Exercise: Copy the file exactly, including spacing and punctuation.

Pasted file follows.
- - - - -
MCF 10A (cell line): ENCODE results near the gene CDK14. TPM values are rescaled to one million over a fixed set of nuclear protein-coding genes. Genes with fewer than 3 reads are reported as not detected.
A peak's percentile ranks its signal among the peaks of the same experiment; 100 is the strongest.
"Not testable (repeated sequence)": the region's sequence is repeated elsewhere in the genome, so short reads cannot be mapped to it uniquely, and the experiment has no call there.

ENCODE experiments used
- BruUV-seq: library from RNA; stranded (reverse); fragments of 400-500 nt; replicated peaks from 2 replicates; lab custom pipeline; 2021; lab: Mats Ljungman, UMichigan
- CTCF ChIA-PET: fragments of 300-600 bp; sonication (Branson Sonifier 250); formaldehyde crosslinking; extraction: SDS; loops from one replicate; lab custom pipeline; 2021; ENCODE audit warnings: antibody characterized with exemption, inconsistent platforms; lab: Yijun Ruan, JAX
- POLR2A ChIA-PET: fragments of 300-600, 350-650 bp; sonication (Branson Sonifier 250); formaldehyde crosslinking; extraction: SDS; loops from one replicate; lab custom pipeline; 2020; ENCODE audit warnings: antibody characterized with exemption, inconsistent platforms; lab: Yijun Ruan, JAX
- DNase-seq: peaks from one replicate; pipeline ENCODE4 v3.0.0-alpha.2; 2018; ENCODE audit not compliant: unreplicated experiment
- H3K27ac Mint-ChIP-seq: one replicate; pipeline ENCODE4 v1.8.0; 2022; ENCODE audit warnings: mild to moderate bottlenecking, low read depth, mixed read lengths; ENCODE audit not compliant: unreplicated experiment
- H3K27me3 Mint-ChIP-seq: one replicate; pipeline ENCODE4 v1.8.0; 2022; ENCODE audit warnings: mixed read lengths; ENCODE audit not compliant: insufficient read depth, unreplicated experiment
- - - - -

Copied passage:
MCF 10A (cell line): ENCODE results near the gene CDK14. TPM values are rescaled to one million over a fixed set of nuclear protein-coding genes. Genes with fewer than 3 reads are reported as not detected.
A peak's percentile ranks its signal among the peaks of the same experiment; 100 is the strongest.
"Not testable (repeated sequence)": the region's sequence is repeated elsewhere in the genome, so short reads cannot be mapped to it uniquely, and the experiment has no call there.

ENCODE experiments used
- BruUV-seq: library from RNA; stranded (reverse); fragments of 400-500 nt; replicated peaks from 2 replicates; lab custom pipeline; 2021; lab: Mats Ljungman, UMichigan
- CTCF ChIA-PET: fragments of 300-600 bp; sonication (Branson Sonifier 250); formaldehyde crosslinking; extraction: SDS; loops from one replicate; lab custom pipeline; 2021; ENCODE audit warnings: antibody characterized with exemption, inconsistent platforms; lab: Yijun Ruan, JAX
- POLR2A ChIA-PET: fragments of 300-600, 350-650 bp; sonication (Branson Sonifier 250); formaldehyde crosslinking; extraction: SDS; loops from one replicate; lab custom pipeline; 2020; ENCODE audit warnings: antibody characterized with exemption, inconsistent platforms; lab: Yijun Ruan, JAX
- DNase-seq: peaks from one replicate; pipeline ENCODE4 v3.0.0-alpha.2; 2018; ENCODE audit not compliant: unreplicated experiment
- H3K27ac Mint-ChIP-seq: one replicate; pipeline ENCODE4 v1.8.0; 2022; ENCODE audit warnings: mild to moderate bottlenecking, low read depth, mixed read lengths; ENCODE audit not compliant: unreplicated experiment
- H3K27me3 Mint-ChIP-seq: one replicate; pipeline ENCODE4 v1.8.0; 2022; ENCODE audit warnings: mixed read lengths; ENCODE audit not compliant: insufficient read depth, unreplicated experiment